* Britain accused of hypocrisy for not signing up
* Body agrees tougher disclosure measures in Sydney
GENEVA/LONDON, May 22 (Reuters) - The UK and French governments will join a global initiative that will require oil and mining firms to comply with new disclosure measures aimed at tackling corruption, British Prime Minister David Cameron said on Wednesday.
The Extractive Industries Transparency Initiative (EITI) has stakeholders in the public and private sectors and requires resource companies to disclose payments made to governments.
EITI terms are not legally binding, but member countries that fall short of requirements can be suspended from the process, leading to political embarrassment.
Cameron confirmed a Reuters report about the countries' intention to join the initiative in a press conference alongside French President Francois Hollande in Paris.
Britain, currently chairing the Group of Eight major economies and home to resource firms such as Rio Tinto and BP, has said that transparency will be one of the focus areas for the G8 summit in June.
Critics have accused oil producer Britain of hypocrisy for not joining the EITI initiative, currently chaired by former UK MP Clare Short, especially as the Labour government helped to create it in 2002.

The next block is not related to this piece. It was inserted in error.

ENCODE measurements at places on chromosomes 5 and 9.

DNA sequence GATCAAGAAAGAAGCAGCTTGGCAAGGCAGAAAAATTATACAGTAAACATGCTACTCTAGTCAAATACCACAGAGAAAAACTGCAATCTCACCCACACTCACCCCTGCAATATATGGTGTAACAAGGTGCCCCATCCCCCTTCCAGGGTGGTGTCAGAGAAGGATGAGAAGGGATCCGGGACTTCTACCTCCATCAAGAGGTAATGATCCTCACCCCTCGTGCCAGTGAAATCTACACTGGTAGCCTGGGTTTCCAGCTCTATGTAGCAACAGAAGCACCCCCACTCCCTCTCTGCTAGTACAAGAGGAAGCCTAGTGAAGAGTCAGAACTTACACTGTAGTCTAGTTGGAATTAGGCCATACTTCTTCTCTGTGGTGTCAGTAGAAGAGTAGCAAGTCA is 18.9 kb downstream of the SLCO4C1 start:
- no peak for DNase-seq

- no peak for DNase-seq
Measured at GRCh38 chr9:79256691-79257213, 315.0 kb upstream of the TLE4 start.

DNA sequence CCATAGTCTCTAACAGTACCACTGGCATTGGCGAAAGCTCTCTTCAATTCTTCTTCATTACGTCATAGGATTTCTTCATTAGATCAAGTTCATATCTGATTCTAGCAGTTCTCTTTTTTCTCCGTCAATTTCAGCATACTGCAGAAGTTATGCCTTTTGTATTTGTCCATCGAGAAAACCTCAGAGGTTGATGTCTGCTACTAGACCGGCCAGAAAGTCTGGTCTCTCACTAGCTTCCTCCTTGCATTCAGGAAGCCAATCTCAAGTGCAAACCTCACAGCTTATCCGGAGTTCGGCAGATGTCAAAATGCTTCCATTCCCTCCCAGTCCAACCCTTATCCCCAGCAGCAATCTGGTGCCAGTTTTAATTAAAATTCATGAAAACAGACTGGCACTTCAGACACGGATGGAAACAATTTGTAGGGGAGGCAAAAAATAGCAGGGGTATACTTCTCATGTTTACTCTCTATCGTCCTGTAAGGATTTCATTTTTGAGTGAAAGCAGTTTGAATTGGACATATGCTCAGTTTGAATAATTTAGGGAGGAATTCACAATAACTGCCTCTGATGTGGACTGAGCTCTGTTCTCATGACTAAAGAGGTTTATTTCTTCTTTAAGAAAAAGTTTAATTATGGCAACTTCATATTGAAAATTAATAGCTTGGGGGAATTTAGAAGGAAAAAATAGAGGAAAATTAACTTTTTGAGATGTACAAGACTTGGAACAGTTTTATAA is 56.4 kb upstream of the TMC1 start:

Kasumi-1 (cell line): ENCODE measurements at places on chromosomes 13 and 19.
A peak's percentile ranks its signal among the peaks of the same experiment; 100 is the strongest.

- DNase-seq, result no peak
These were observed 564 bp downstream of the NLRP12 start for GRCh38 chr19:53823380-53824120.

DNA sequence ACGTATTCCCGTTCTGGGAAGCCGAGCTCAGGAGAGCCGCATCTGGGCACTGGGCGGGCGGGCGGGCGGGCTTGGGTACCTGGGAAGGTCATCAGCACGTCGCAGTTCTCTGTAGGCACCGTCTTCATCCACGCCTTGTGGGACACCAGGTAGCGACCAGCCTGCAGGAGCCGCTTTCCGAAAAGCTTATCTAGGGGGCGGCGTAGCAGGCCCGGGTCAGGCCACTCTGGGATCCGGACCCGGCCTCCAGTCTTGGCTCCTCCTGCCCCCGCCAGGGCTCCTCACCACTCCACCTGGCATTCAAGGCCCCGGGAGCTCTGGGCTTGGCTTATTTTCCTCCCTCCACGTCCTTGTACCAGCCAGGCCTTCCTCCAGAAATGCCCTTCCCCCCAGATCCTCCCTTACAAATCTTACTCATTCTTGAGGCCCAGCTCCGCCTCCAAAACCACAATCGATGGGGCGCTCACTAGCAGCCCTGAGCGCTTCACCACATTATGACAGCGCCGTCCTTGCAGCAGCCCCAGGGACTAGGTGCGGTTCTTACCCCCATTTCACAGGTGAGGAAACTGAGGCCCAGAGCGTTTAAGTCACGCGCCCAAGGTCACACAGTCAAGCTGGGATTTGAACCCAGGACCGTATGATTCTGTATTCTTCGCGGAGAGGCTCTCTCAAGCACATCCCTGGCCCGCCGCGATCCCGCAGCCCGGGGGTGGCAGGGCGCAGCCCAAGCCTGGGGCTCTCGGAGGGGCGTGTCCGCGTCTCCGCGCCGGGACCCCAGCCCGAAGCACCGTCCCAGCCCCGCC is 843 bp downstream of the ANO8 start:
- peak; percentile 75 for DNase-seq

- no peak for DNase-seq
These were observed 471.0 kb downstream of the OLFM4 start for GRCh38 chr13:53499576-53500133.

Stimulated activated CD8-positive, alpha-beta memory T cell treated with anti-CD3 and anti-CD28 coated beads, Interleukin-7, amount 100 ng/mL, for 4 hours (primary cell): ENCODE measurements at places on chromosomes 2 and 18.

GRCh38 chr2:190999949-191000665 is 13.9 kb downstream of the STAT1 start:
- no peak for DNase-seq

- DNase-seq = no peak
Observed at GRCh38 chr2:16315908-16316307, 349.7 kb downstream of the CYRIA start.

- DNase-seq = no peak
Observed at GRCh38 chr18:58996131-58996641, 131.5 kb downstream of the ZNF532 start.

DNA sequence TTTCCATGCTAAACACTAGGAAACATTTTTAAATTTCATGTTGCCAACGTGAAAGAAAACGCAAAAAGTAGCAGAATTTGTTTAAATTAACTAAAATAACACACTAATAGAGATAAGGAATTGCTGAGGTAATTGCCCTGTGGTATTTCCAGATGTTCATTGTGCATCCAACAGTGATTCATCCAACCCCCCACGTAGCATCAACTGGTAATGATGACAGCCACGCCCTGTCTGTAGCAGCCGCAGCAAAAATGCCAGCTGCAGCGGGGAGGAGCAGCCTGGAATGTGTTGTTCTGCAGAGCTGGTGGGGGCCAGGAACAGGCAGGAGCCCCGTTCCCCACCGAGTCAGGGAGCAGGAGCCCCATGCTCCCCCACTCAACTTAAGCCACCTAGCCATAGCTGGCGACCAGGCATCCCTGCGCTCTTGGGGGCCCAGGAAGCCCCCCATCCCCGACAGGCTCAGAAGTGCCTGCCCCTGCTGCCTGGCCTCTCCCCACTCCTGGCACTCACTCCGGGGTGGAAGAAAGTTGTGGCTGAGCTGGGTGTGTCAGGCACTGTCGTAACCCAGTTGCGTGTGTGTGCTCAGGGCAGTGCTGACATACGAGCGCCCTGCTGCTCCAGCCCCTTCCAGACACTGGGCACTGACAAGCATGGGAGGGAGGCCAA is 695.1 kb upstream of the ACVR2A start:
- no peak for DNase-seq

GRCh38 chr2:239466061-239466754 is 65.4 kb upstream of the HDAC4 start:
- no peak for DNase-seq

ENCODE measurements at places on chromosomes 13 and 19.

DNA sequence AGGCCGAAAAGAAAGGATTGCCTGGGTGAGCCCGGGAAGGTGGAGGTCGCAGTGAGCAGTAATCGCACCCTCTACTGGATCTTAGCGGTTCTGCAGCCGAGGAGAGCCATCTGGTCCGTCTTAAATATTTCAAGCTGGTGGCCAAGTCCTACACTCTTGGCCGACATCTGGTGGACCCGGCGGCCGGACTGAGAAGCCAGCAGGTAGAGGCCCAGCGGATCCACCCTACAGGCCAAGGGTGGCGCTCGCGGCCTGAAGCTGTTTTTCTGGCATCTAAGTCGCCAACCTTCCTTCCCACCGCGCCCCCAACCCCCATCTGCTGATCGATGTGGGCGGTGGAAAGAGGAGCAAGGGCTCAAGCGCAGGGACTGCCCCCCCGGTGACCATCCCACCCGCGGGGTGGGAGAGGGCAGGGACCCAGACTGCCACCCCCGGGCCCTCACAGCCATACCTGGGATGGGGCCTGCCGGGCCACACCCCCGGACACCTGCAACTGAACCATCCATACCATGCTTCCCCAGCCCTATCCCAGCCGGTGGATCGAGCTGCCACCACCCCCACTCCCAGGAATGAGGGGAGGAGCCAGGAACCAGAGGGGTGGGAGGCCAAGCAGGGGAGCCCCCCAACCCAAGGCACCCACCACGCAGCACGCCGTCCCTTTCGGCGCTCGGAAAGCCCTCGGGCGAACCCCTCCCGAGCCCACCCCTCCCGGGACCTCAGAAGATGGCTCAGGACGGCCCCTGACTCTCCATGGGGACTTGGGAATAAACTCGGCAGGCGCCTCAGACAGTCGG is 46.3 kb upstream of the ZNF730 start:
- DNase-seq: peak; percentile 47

"They are joining for practice-what-you-preach reasons. It's hard to tell countries to do EITI when you're not doing it yourself," one of the sources said.
Global pressure to increase transparency in mining and resources has been growing, and the United States has already passed regulations that require U.S.-registered companies to disclose payments made to governments for access to resources.
The American Petroleum Institute opposed the U.S. measures and has challenged the regulations in the U.S. appeals court.
The EITI, supported by the World Bank as well as resource-rich countries such as oil producer Nigeria, agreed to a new global transparency standard at a meeting in Sydney on Wednesday.
This aims to strengthen reporting standards by breaking down data by payment type -- including tax contributions -- project and company.
The new measures will also require participants to give data on commodity sales, broken down by "individual company, government entity, and revenue stream" for the first time, the new requirements showed on Wednesday.
"This decision is the first step to fill a large gap in international rules governing transparency in the commodities sector," said Swiss NGO the Berne Declaration.
Others said that the measures did not go far enough as they fell short of requiring members to publish a breakdown of the price for each commodity shipment.
Members have yet to agree on the phase-in time for implementing the new measures.